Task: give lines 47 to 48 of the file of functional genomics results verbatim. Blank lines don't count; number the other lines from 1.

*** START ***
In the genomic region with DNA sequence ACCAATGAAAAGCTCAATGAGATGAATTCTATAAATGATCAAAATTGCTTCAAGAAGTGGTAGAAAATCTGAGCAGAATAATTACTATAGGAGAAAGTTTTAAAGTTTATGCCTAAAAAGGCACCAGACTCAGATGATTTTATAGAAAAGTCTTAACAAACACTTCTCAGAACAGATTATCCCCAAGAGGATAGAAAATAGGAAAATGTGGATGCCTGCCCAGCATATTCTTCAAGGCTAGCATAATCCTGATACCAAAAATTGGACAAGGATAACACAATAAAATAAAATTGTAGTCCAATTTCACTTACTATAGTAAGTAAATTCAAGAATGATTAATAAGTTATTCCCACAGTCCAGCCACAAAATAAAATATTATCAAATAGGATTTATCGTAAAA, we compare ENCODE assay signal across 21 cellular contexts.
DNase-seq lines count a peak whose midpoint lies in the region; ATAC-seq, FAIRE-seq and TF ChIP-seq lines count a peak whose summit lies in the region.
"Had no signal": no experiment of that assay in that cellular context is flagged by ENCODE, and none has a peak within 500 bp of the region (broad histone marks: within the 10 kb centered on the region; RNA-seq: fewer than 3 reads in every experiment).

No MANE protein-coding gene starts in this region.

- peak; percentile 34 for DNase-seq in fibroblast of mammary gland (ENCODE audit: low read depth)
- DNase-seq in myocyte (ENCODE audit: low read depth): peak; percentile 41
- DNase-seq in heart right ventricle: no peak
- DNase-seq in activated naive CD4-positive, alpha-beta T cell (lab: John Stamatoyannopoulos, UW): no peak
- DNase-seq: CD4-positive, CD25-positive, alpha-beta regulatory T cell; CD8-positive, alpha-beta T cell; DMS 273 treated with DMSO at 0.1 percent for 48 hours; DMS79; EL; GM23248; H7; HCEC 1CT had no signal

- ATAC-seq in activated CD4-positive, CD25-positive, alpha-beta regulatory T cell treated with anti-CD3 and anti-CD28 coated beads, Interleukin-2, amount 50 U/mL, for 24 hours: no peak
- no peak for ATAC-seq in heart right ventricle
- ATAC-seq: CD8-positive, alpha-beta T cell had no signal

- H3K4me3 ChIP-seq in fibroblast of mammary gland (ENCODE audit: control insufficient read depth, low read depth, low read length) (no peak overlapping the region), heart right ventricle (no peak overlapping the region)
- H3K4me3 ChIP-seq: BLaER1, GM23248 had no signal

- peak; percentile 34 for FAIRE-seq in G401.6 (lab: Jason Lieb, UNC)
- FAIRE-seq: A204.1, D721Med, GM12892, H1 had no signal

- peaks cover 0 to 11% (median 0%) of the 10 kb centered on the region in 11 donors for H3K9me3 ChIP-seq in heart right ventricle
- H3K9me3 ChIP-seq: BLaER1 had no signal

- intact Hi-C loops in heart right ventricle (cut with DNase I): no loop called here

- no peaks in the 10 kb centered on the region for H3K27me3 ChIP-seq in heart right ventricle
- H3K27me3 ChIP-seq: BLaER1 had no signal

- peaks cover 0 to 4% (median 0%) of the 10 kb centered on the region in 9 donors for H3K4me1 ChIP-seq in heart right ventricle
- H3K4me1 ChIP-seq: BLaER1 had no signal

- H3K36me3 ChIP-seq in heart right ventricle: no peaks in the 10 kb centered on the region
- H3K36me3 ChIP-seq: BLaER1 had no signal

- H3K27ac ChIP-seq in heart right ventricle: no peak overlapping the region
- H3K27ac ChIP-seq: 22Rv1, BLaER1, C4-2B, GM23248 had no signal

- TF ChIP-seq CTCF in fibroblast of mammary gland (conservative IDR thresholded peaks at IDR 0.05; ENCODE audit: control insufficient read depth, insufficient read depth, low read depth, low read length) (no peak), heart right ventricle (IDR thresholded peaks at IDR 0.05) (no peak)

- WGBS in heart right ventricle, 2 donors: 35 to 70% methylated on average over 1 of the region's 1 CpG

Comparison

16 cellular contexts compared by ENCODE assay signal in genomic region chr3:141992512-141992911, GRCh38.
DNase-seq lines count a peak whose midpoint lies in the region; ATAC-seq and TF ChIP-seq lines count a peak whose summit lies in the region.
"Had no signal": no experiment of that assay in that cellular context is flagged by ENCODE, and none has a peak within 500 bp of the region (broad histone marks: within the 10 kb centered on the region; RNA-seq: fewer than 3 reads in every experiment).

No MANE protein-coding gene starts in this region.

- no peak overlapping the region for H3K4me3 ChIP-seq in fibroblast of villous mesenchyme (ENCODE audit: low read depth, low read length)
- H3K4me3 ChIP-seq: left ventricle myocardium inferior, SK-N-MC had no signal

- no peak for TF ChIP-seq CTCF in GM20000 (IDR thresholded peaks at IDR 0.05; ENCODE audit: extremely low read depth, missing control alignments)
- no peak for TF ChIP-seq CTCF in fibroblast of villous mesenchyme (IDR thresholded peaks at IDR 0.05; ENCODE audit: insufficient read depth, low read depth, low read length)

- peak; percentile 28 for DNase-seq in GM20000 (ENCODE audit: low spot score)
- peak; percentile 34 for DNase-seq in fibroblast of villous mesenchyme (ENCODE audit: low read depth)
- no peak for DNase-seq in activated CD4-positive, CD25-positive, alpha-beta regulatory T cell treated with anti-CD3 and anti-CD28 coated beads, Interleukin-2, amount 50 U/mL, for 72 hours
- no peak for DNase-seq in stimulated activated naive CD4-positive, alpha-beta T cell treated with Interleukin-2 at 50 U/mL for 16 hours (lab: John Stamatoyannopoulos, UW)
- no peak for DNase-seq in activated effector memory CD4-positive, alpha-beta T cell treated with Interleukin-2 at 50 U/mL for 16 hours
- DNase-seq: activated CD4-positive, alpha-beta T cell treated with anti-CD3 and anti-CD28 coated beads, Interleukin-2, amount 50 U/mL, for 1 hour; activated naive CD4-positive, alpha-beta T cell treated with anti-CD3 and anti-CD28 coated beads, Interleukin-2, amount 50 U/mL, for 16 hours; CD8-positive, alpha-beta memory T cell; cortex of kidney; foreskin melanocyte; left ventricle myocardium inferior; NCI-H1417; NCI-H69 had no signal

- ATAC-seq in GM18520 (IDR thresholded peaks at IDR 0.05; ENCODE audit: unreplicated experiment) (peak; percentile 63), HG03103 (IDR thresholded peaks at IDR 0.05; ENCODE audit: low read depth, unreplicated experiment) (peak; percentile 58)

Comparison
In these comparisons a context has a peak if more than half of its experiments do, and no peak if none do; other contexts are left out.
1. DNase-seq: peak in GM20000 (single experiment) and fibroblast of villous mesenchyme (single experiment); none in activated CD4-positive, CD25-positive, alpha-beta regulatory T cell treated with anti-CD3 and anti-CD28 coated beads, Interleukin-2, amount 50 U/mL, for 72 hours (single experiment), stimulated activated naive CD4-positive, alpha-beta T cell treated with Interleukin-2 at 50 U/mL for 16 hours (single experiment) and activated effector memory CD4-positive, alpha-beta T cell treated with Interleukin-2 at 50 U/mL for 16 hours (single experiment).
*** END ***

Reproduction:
In these comparisons a context has a peak if more than half of its experiments do, and no peak if none do; other contexts are left out.
1. DNase-seq: peak in GM20000 (single experiment) and fibroblast of villous mesenchyme (single experiment); none in activated CD4-positive, CD25-positive, alpha-beta regulatory T cell treated with anti-CD3 and anti-CD28 coated beads, Interleukin-2, amount 50 U/mL, for 72 hours (single experiment), stimulated activated naive CD4-positive, alpha-beta T cell treated with Interleukin-2 at 50 U/mL for 16 hours (single experiment) and activated effector memory CD4-positive, alpha-beta T cell treated with Interleukin-2 at 50 U/mL for 16 hours (single experiment).